by Scarlett Cannata
During a tumultuous time, many are feeling lost, helpless, anxious and aren’t sure where to turn. Newman University social work graduates are working hard to help their communities cope with their mental state in such times.
“Our role as social workers is to be there by showing up emotionally, mentally and physically for our clients,” said Master of Social Work (MSW) Program Director Roxxi Davis.
“Our goal during this pandemic is ensuring that those we encounter are doing the best they can. We understand we are not able to solve all societal problems, but we can be empathic, compassionate and listen with intent.”
Graduates of the program are working in a wide variety of settings. This includes schools, hospitals, nursing homes, law enforcement, counseling, homeless shelters and more.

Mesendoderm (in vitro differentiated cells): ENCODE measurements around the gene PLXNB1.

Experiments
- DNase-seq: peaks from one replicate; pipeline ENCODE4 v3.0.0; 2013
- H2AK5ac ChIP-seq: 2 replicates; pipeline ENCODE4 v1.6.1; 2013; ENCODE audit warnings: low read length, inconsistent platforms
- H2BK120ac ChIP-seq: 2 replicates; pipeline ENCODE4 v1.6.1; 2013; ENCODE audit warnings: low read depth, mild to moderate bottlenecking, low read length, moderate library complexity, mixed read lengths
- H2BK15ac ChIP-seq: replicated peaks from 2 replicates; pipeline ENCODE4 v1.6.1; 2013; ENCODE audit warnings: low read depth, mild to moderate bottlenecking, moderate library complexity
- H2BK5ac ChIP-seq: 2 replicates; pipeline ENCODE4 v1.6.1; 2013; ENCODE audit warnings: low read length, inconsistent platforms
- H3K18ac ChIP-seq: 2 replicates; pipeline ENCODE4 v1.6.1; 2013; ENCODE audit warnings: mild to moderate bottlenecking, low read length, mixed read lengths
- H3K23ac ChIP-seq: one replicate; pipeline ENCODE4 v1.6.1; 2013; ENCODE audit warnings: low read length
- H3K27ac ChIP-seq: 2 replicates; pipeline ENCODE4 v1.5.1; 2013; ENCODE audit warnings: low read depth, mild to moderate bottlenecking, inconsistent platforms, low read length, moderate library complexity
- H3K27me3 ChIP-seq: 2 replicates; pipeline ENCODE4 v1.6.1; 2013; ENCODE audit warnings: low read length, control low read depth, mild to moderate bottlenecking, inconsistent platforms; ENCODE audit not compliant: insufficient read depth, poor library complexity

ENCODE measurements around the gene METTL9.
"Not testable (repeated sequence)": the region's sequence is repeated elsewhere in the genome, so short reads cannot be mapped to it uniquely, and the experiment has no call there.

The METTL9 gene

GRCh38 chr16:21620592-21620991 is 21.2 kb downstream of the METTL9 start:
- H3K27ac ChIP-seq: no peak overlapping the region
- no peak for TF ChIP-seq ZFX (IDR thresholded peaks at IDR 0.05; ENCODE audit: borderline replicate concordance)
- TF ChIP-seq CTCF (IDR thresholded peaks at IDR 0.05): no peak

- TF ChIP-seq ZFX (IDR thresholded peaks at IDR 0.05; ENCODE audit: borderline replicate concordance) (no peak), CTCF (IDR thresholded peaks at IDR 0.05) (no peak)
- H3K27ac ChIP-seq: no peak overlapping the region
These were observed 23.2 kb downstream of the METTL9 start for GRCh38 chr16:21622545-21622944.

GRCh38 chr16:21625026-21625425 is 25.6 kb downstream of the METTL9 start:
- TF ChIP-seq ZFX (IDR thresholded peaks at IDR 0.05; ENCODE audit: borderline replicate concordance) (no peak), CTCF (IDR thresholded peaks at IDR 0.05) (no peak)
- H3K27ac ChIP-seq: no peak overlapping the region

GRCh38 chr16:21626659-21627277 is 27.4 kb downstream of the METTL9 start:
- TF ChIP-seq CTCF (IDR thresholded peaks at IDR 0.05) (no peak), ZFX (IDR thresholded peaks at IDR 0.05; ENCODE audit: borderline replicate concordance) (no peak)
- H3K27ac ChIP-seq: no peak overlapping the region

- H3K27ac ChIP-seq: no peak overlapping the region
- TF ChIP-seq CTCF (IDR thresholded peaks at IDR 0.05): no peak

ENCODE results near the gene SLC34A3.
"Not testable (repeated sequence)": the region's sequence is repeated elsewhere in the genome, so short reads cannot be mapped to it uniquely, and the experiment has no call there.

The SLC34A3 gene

Davis commented that to social workers, everyone is a client during a pandemic because everyone is fighting a personal struggle.
“You name it, that is what our Newman MSW students are doing. They are out there every day being change agents by being on the front lines,” said Davis.
Not only is mental health and self-care important at all times but it’s also especially important during such unsettling times.
“It can weigh on you, losing loved ones, watching the total of deaths rise, loss of a job, human contact and the overall loss of the norm. We now have to become more creative about ways to take care of our mental health.”
Davis suggests relying on a support system to raise spirits. Something as simple as going on walks or face-timing loved ones are great ways to assist with improving mental health.
Accessing a social worker is easier than most think.
“If you need a social worker just ask … a lot of time people are not aware that we even exist but we do,” she said. “Asking your primary care physician, physical therapist, home health nurse or just call an agency.”